In real life we are outnumbered
by microbes and rarely think of them.
Next to me, Jack is learning a dead language
and holding an cup of lemon rinds.

At the beginning of the assignment,
he is instructed to write the phrase
I am a human. Yesterday morning
part of my cervix was cut out with a wire

and I spent the rest of the day taking pain pills,
falling asleep watching crime dramas
only to wake up and start them over again.

I don’t know why it is that I want to cry
when my mother’s friend from college
tries to speak of the unspeakable past

or when I hear someone younger
walking behind me talk disparagingly
about being forced to watch Chinatown.

Today it seems almost too sad to bear
that we can enforce anything
and teach practically nothing.

The room was filled with nurses
and they made it so I felt and saw
so little. I don’t know
if it’s good to tell stories
that are only about crisis aversion.

In Frankenstein it is only the blind man
who greets the monster with kindness.
And people die so we know
of human flaw and pride. There is not

an easy answer. We can do much more
now that we have instruments
to stop the bleeding. The doctor smiles
to tell me I’m brave and look like my mother.


To be like Walton.
Immured in ice, unable to tell
land from sea. Perhaps the quest
for human mastery

began at the moment
in the Genesis narrative
when God divided the land from the water

If this is true we may even mark the place
where time and boundary
fall off. What I want is dissolution

and not the science of deciding
what order material dissolves in.
How funny “the thing in itself” is
when thought of. Look.

A lady is hiking up her skirt
for a distraction:
to entertain the guests
and ward away the impatience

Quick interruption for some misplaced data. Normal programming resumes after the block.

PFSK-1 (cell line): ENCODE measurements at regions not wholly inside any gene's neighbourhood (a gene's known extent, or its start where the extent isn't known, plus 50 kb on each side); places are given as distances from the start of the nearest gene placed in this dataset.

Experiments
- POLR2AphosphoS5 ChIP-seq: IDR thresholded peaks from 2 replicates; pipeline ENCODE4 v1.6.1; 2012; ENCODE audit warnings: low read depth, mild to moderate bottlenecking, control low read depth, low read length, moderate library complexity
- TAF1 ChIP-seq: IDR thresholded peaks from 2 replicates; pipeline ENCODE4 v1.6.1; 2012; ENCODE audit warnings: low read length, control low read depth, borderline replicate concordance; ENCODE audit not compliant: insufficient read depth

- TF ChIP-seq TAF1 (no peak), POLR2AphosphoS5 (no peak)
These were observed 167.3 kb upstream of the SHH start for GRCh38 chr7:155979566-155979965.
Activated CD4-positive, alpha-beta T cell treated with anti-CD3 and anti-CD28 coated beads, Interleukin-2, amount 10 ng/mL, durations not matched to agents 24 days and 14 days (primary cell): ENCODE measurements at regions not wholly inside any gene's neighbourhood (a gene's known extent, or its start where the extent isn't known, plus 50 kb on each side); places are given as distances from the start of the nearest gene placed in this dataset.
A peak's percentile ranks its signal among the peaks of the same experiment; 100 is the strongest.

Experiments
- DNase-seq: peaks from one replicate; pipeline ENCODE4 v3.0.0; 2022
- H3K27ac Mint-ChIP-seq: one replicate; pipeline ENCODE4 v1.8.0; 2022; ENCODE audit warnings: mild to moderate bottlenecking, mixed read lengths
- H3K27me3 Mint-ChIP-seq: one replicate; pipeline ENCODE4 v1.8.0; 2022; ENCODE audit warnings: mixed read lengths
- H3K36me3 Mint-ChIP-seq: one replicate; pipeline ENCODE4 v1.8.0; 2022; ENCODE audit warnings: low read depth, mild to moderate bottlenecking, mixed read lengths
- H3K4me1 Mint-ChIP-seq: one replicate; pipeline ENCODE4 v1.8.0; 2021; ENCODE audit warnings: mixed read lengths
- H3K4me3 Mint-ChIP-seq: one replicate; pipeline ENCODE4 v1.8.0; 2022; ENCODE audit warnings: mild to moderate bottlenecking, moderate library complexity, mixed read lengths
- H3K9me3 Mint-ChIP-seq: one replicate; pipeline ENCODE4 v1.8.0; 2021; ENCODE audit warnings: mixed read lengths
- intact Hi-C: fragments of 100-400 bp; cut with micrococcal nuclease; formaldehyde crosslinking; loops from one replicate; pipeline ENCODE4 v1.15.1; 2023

while they wait for their drinks
to arrive. Say it again.

Nothing is too elevated
to bear recurrence.

if you comment on a facebook photo
of a girl holding a cat
your phone will buzz on and on

‘forever’. that word is not even finite
enough to break into

for, ever she stood
at the precipice of understanding
taxis passed hummingly in the rain

– have you ever seen
this show? –

a friend’s father asks

he is honorable
trying to overwhelm
the uncomfortable silence
in which we are sitting

what is
the everglades?

DING! that marks reconciliation

alex trebek pointing triumphantly,
smiles fiercely at the camera.
everyone looks away. yes.
there is such thing
as a stupid question.

If I can’t hold you tonight
I want to be famous on the Internet.

Crawl around searching for an ice cube
on a white tablecloth

and you will begin to understand
what it is to be a lonely fool

these days. The song on the radio goes
I can dream about you if I can’t hold you tonight

If I can’t hold you tonight
at least I can drive past the Beverly Hills sign

and think about the ocean the other day:
how it felt almost warm enough
to have gone wrong.

If I can’t face into your back
while you lie sleeping
I am making an empty threat
to become almost too ethical
of a person to bare.

I remember how still your body remained
even while it made a coarse,
allergic noise from the dust.
You sounded so far away then
even as you snorted
like a tired horse.

If I can’t hold you tonight
I want to wake up feeling like an Olsen twin.
I want to talk to my friends parents for some reason.

Though really I didn’t want much beyond understanding
which it turns out is unfair and too vague and insane
to even start to list out—

Hey, that isn’t how the song goes

Walking down Valencia. Nothing but clusters
of novelty shops, predictably vivid tacquerias. Talk 
about a loss for metaphor.

It’s a relief when all of a sudden I remember
my distaste for poetry of place. Everywhere I go
I like to lie down and watch television.
And I don’t eat much bread until late in the afternoon.

I keep thinking of one thing
from a reading I went to my last night
in Manhattan. The poet spoke in a manner
nearly laughable. By the time he reached the end
of a line, his words had slowed so greatly

it was as if a large bird had gradually lost its life.
Or a poorly tied object had been left dragging
behind a car during the recitation
and had finally succeeded and become
fully unfastened.

Nothing to be done. After having endured so much.

What he said was to the effect of
“we live in one moment but our minds want to behold
all of time.” What I mean by this is more.

I recall a night in my apartment
when it rained so hard
one was forced to speak of little else.

Though we had been apart for a time
and were determined to continue in that,
Evan came over on the train. I was so nervous
and afraid. Maybe I blamed it on the rain,
I don’t remember. So badly I wanted to say
and did say one thing.

This is one moment in time.